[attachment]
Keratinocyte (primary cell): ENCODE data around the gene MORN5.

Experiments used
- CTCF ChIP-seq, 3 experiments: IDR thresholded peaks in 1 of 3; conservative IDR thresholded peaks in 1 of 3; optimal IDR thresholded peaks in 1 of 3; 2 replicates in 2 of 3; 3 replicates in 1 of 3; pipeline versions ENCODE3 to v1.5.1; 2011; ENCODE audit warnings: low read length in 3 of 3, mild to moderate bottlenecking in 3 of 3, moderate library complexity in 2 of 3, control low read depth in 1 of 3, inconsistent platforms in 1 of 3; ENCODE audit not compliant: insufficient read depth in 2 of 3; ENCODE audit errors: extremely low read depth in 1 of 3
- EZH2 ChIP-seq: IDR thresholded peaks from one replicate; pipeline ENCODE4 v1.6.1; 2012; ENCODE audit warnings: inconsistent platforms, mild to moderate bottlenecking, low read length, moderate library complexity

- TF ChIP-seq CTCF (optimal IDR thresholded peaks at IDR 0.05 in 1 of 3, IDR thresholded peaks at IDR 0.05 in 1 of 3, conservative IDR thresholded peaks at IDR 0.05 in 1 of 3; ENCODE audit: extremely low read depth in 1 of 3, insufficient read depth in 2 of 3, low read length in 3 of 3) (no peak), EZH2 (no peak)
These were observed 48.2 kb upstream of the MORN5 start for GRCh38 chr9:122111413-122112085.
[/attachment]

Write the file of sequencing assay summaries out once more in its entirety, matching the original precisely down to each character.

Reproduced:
Keratinocyte (primary cell): ENCODE data around the gene MORN5.

Experiments used
- CTCF ChIP-seq, 3 experiments: IDR thresholded peaks in 1 of 3; conservative IDR thresholded peaks in 1 of 3; optimal IDR thresholded peaks in 1 of 3; 2 replicates in 2 of 3; 3 replicates in 1 of 3; pipeline versions ENCODE3 to v1.5.1; 2011; ENCODE audit warnings: low read length in 3 of 3, mild to moderate bottlenecking in 3 of 3, moderate library complexity in 2 of 3, control low read depth in 1 of 3, inconsistent platforms in 1 of 3; ENCODE audit not compliant: insufficient read depth in 2 of 3; ENCODE audit errors: extremely low read depth in 1 of 3
- EZH2 ChIP-seq: IDR thresholded peaks from one replicate; pipeline ENCODE4 v1.6.1; 2012; ENCODE audit warnings: inconsistent platforms, mild to moderate bottlenecking, low read length, moderate library complexity

- TF ChIP-seq CTCF (optimal IDR thresholded peaks at IDR 0.05 in 1 of 3, IDR thresholded peaks at IDR 0.05 in 1 of 3, conservative IDR thresholded peaks at IDR 0.05 in 1 of 3; ENCODE audit: extremely low read depth in 1 of 3, insufficient read depth in 2 of 3, low read length in 3 of 3) (no peak), EZH2 (no peak)
These were observed 48.2 kb upstream of the MORN5 start for GRCh38 chr9:122111413-122112085.